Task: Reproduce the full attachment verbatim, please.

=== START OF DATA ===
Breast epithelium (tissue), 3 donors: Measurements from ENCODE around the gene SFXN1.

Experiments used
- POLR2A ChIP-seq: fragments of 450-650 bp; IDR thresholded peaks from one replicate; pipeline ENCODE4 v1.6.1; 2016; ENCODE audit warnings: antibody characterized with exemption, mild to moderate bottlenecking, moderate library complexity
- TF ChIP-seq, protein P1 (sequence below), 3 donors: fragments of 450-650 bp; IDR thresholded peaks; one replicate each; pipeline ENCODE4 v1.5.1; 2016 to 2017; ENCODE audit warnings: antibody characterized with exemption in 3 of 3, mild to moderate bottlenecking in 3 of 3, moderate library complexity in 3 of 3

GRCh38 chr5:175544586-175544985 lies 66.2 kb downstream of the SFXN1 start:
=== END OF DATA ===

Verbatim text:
Breast epithelium (tissue), 3 donors: Measurements from ENCODE around the gene SFXN1.

Experiments used
- POLR2A ChIP-seq: fragments of 450-650 bp; IDR thresholded peaks from one replicate; pipeline ENCODE4 v1.6.1; 2016; ENCODE audit warnings: antibody characterized with exemption, mild to moderate bottlenecking, moderate library complexity
- TF ChIP-seq, protein P1 (sequence below), 3 donors: fragments of 450-650 bp; IDR thresholded peaks; one replicate each; pipeline ENCODE4 v1.5.1; 2016 to 2017; ENCODE audit warnings: antibody characterized with exemption in 3 of 3, mild to moderate bottlenecking in 3 of 3, moderate library complexity in 3 of 3

GRCh38 chr5:175544586-175544985 lies 66.2 kb downstream of the SFXN1 start: